Depending on your point of view, Switzerland is either free-riding unfairly on the rest of Europe, or is an intriguing example of rugged - and rather successful - independence from the European Union. Let me address this question first, and then move on to what I believe is the real secret of Switzerland’s success: its sheer diversity.
The European Commission has spent the last ten years criticizing Switzerland’s tax system, accusing it first of being a tax haven, and now of unfair competition in attracting mobile productive resources via low taxes. The Swiss Federal Government has responded to these attacks by amending some tax laws, but will soon run out of political space to do much more, because fiscal sovereignty lies with the Cantons (26 of them in a country with a population of 7.2 million!), and they do not consider that their tax regimes are anyone’s business but their own.
The fact is that some Swiss Cantons practice a “slim, lean” approach to government, and enjoy low levels of personal and corporate taxation, while others are well up to European norms, with a “high tax, high spend” attitude. What is interesting is the sheer diversity of government-types that you find in Switzerland. But not only is there no movement to harmonize taxes within Switzerland, but it is a self-evident fact that this diversity of democratic outcomes has not prevented Switzerland from becoming prosperous. How strange! Because if one listens to Brussels, we hear that “harmonization” would make competition freer, fairer and more transparent at a European level, and is much to be desired!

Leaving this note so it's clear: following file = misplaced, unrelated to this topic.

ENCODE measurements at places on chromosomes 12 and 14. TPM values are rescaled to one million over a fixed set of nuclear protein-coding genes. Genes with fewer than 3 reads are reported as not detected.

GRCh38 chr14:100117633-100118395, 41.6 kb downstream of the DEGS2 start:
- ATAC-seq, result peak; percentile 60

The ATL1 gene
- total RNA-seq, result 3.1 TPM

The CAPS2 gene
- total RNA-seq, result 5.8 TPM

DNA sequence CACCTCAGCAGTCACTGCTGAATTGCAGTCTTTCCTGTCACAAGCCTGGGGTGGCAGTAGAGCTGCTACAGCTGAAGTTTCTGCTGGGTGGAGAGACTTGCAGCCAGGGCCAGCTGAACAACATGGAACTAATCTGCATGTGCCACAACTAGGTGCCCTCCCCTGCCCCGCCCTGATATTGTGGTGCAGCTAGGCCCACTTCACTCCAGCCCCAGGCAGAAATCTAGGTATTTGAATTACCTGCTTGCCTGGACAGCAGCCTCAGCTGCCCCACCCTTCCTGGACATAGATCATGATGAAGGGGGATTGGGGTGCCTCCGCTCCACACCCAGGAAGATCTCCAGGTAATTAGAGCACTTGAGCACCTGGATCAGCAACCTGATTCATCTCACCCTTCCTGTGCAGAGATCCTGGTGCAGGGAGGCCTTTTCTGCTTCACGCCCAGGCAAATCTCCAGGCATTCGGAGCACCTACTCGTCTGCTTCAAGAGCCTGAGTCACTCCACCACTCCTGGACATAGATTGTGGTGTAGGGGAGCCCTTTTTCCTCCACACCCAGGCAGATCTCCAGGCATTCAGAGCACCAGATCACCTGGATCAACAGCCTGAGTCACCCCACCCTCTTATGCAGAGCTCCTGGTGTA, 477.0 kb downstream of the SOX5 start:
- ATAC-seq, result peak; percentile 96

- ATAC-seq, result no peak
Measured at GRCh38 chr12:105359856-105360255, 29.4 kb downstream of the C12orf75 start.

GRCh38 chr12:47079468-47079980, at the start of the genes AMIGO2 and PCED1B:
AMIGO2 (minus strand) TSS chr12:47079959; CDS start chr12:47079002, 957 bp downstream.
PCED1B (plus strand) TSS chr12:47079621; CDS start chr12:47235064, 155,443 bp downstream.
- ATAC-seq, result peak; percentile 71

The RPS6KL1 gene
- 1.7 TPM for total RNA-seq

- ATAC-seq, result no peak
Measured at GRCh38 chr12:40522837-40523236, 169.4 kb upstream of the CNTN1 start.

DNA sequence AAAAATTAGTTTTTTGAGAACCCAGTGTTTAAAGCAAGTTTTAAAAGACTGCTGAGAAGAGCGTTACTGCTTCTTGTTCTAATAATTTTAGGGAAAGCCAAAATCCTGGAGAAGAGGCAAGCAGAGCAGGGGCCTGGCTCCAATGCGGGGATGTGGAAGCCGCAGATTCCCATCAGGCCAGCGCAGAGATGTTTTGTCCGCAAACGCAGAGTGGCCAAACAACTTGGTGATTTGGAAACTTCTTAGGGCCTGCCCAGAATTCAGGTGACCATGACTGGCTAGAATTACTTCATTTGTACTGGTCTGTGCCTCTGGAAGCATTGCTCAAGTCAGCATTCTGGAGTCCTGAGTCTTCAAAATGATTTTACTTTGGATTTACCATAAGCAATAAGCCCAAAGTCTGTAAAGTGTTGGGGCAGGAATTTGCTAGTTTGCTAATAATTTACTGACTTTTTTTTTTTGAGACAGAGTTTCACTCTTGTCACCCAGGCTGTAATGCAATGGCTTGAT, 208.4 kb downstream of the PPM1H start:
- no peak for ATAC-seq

However, before examining the question of harmonization versus diversity, let me quickly lay to rest the idea that Switzerland’s prosperity depends upon poaching people’s savings from other countries. For many, many years, Switzerland has run a substantial balance of trade surplus. This necessarily implies an equal and equivalent deficit on the capital account. In other words, Switzerland, on a net basis, is a substantial net supplier of capital to the rest of the world. This, incidentally, is the correct and proper role of an advanced, capital-intensive economy, where returns to capital are low by comparison with other countries.
No, Switzerland more than earns its way with several high-tech, high-productivity activities conducted by more than a few world-class corporations. In reality, it just specializes and trades according to its dynamic and constantly changing comparative advantage, since it has an open-market policy towards international trade, with the one exception of farm products.
Why has Switzerland never become protectionist? One possible hypothesis is that internal Swiss politics would not have allowed it. Each Canton eagerly competes to attract investment and economic activity generally, from other Cantons, and from the world at large, but trade protection at the Swiss level would inevitably favour some Cantons more than others, so would not be considered legitimate, and would not stick.
Constitutionally speaking, Swiss Cantons consider themselves to be sovereign states. They lie in relation to the Federal government as members of the EU do to the European Union: the true seat of sovereignty rests with them. The Swiss Federal Government does not even have the right to tax. This power is delegated to it by the Cantons, and is renewed every decade.